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Open Educational Resources (OER)

What Are Open Educational Resources?

Creative Commons defines OER as teaching, learning, and research materials that are either (a) in the public domain or (b) licensed in a manner that provides everyone with free and perpetual permission to engage in the 5R activities– retaining, remixing, revising, reusing and redistributing the resources.

Source: The William & Flora Hewlett Foundation

Why Use OER?

  • Use OER to lower costs of class materials for students
  • Adapt, update or correct materials as needed to suit your requirements
  • Choose from a variety of learning objects, materials and technologies based specifically on your course objectives
  • Incorporate interdisciplinary perspectives that might not be offered by a typical textbook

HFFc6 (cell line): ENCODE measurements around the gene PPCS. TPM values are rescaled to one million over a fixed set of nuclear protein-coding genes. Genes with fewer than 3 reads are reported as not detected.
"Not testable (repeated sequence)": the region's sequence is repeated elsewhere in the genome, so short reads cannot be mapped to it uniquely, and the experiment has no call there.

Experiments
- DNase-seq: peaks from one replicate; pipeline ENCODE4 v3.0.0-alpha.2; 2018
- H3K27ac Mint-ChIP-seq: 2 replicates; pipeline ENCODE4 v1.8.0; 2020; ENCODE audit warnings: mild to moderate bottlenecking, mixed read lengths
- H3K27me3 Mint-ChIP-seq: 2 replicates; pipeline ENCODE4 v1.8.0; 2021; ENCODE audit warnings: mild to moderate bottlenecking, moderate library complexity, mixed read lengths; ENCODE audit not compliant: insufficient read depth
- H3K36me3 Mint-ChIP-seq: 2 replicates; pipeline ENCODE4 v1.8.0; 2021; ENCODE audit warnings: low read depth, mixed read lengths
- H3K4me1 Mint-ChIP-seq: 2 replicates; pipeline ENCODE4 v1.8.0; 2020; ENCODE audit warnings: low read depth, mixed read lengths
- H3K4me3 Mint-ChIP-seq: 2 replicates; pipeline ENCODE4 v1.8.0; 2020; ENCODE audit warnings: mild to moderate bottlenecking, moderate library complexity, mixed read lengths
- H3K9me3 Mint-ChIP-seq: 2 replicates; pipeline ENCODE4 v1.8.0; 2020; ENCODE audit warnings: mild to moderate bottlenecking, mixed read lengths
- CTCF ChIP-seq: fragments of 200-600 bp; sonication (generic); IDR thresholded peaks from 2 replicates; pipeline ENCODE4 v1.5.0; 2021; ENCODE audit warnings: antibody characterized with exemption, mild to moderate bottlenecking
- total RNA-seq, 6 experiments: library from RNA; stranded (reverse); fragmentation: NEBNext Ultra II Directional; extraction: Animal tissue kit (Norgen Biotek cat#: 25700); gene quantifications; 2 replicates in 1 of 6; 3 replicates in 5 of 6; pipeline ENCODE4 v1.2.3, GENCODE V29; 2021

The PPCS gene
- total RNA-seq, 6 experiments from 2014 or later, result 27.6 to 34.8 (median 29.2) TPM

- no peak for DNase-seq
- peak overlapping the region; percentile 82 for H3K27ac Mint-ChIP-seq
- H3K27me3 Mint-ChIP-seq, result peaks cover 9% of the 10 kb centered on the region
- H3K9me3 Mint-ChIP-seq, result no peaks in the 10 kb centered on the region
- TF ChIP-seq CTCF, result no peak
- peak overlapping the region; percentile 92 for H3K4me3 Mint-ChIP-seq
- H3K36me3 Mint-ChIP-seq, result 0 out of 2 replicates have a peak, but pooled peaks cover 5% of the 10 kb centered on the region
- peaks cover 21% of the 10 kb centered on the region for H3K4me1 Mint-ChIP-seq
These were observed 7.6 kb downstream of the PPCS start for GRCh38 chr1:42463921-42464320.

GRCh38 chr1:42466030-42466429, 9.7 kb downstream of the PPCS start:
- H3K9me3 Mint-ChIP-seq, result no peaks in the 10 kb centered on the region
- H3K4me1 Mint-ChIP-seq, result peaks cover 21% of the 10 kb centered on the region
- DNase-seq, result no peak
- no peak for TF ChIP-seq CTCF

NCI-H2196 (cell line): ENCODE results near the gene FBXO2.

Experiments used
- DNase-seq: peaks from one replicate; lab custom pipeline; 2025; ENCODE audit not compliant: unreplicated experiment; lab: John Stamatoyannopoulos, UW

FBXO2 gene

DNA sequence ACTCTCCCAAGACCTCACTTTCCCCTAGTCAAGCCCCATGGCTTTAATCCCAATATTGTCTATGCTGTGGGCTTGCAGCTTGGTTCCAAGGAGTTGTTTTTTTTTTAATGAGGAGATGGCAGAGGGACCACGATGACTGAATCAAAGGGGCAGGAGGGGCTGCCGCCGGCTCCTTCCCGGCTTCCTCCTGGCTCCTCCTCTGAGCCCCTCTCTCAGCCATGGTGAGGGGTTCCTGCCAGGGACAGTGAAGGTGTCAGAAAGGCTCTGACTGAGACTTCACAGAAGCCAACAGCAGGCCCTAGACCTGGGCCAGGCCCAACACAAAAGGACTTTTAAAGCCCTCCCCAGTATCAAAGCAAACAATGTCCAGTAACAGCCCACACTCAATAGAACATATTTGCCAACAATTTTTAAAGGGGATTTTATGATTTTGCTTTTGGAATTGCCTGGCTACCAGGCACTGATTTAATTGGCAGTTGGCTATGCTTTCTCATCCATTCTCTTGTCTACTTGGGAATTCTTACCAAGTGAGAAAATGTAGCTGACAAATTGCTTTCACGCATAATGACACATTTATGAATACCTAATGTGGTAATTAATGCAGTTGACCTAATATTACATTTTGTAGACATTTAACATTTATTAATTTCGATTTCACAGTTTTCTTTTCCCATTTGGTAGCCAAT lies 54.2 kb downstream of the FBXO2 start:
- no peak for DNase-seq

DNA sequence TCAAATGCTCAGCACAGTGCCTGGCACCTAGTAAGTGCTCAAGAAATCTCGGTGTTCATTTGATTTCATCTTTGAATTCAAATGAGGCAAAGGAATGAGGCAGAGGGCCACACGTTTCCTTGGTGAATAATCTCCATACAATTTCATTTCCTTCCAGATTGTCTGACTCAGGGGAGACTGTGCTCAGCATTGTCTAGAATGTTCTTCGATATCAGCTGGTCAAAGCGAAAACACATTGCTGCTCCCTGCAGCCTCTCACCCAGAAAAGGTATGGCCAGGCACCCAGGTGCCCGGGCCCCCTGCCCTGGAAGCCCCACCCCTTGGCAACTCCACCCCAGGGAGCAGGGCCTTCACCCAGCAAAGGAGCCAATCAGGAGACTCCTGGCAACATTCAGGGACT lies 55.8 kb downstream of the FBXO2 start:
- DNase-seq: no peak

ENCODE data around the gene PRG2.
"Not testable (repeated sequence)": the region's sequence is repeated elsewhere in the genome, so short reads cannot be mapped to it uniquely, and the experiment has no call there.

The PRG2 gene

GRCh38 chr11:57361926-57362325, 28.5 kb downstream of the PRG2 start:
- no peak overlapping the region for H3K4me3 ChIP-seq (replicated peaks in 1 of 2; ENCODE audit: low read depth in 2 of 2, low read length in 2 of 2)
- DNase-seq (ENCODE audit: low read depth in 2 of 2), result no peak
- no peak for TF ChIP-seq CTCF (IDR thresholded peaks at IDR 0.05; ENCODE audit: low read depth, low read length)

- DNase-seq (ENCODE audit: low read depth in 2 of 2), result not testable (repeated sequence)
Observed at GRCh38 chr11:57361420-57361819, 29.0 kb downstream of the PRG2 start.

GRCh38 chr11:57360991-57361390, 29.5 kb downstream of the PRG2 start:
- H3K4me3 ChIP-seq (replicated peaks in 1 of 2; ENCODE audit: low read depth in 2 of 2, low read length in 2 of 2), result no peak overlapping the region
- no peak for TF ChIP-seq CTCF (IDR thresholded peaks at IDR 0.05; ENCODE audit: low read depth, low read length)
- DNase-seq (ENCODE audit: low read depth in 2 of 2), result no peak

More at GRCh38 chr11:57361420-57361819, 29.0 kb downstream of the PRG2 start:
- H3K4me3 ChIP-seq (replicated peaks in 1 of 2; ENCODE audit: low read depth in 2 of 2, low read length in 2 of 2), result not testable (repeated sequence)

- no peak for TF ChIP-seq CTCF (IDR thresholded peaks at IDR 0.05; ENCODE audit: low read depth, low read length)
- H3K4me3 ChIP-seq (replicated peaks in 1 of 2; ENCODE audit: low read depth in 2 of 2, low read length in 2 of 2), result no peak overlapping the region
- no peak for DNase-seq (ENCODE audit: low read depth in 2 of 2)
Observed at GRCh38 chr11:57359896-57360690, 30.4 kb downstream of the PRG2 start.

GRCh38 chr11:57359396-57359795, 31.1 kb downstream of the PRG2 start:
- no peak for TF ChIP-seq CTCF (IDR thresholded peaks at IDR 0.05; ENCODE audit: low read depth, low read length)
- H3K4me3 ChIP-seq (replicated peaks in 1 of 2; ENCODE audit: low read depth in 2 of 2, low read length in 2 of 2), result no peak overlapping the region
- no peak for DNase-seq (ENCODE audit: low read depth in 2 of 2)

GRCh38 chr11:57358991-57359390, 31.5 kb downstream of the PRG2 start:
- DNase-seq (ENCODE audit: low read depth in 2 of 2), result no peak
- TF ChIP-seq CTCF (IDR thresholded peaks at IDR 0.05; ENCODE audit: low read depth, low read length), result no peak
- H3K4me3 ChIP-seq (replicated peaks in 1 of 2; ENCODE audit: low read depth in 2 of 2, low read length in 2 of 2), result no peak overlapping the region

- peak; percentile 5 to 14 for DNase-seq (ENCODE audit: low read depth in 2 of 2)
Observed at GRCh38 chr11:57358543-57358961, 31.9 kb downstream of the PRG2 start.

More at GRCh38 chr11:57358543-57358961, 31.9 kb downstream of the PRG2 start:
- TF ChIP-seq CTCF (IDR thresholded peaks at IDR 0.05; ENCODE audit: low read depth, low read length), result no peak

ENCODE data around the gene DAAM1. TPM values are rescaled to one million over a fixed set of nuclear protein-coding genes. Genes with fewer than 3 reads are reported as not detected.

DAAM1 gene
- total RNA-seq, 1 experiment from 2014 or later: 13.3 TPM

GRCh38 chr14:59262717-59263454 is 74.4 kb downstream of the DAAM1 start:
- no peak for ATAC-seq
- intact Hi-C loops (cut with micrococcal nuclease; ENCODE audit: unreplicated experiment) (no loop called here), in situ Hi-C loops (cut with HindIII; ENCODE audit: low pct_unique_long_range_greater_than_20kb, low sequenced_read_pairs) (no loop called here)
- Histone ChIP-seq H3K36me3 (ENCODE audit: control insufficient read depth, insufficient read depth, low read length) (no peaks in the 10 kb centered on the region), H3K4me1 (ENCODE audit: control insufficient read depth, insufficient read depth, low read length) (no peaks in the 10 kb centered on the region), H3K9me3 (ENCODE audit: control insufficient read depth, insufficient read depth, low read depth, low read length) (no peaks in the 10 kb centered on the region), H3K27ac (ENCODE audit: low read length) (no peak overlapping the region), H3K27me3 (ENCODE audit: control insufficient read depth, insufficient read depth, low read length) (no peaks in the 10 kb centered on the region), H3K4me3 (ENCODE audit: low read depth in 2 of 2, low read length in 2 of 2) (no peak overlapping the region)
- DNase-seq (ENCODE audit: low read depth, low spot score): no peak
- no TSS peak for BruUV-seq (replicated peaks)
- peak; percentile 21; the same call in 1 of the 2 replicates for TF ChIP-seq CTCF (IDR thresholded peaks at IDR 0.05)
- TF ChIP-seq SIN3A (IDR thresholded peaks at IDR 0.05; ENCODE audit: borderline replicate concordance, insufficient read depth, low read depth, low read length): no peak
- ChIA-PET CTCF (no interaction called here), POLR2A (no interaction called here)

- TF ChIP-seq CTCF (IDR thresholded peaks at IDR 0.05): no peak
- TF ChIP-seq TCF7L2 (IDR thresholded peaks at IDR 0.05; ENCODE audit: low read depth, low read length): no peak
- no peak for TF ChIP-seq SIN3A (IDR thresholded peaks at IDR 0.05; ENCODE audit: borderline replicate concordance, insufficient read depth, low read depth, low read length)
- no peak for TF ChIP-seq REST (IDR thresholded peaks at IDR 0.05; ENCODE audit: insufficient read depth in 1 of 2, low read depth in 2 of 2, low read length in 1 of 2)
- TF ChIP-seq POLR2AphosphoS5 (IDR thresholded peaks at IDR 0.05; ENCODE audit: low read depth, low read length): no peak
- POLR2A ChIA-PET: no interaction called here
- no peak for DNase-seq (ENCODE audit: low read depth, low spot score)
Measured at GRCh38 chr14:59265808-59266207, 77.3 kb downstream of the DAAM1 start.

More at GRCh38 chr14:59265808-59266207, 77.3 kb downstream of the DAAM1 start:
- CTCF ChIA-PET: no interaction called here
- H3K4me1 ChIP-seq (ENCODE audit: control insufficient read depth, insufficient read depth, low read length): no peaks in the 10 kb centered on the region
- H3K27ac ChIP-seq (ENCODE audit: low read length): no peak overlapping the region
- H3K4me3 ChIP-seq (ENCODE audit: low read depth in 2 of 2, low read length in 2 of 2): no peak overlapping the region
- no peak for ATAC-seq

• Collaborate and network with colleagues around the globe on creation, adaptation and use of OERs

What Makes OER Open?

There is some disagreement on what makes a learning object, textbook or other educational resource "open." Some people equate "open" with "free", but there is more to it than that.

A truly open resource is one that you can not only access and use but one which grants you permission in perpetuity to use it in a variety of ways. The key elements that make a resource truly open are referred to as the 5Rs, and they include:

  1. Retain - the right to make, own, and control copies of the content (e.g., download, duplicate, store, and manage)
  2. Reuse - the right to use the content in a wide range of ways (e.g., in a class, in a study group, on a website, in a video)
  3. Revise - the right to adapt, adjust, modify, or alter the content itself (e.g., translate the content into another language)
  4. Remix - the right to combine the original or revised content with other material to create something new (e.g., incorporate the content into a mashup)
  5. Redistribute - the right to share copies of the original content, your revisions, or your remixes with others (e.g., give a copy of the content to a friend)

Learn More

Thanks to:

Portland Community College Library and Jen Klaudinyi for making their excellent OER guide shareable via the CC BY Creative Commons license. This guide borrows extensively from that work.